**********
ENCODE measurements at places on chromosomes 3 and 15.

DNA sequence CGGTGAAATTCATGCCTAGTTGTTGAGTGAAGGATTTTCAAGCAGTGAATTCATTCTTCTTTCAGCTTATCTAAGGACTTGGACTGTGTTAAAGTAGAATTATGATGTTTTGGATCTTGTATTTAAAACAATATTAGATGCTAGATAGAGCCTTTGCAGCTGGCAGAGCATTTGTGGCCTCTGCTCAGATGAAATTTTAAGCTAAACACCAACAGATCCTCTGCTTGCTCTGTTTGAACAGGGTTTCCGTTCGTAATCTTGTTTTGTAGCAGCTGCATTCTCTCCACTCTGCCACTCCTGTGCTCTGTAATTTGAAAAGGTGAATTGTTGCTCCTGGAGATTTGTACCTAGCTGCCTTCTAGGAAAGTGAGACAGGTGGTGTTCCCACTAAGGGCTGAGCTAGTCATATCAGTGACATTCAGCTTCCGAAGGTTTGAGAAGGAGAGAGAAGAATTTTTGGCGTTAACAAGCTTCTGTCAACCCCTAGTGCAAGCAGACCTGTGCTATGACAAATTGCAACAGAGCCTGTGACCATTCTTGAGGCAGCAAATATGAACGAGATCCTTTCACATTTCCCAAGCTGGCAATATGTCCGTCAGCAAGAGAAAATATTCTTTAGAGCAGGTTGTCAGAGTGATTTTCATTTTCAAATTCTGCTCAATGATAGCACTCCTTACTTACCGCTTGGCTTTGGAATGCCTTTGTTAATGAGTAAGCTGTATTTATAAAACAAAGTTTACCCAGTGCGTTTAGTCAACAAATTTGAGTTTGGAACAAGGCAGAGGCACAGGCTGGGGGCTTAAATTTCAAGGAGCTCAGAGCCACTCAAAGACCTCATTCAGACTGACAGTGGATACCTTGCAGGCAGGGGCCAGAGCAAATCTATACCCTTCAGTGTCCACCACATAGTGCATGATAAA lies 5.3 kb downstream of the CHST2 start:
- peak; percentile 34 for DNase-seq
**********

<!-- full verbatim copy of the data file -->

ENCODE measurements at places on chromosomes 3 and 15.

DNA sequence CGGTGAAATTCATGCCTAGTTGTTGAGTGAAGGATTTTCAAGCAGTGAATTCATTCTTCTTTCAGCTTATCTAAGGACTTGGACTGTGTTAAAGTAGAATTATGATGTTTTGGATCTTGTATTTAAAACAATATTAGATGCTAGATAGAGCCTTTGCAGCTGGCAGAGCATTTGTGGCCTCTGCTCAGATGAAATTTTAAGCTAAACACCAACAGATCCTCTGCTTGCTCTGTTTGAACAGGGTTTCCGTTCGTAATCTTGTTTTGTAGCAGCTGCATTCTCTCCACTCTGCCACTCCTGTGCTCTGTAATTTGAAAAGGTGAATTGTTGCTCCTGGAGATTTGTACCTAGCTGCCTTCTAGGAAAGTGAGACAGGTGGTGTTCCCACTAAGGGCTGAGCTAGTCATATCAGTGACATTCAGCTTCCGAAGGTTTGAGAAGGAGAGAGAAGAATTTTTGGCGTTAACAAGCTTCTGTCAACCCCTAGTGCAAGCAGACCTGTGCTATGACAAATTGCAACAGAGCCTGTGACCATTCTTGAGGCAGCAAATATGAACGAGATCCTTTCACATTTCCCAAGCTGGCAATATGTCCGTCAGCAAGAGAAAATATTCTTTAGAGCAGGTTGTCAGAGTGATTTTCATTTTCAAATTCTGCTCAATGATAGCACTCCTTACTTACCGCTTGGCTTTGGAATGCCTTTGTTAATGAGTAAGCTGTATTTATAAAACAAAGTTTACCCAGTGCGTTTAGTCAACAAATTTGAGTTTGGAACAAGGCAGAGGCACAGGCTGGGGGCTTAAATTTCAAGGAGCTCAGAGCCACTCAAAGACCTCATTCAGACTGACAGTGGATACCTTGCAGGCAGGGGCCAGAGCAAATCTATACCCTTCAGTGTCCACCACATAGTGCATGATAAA lies 5.3 kb downstream of the CHST2 start:
- peak; percentile 34 for DNase-seq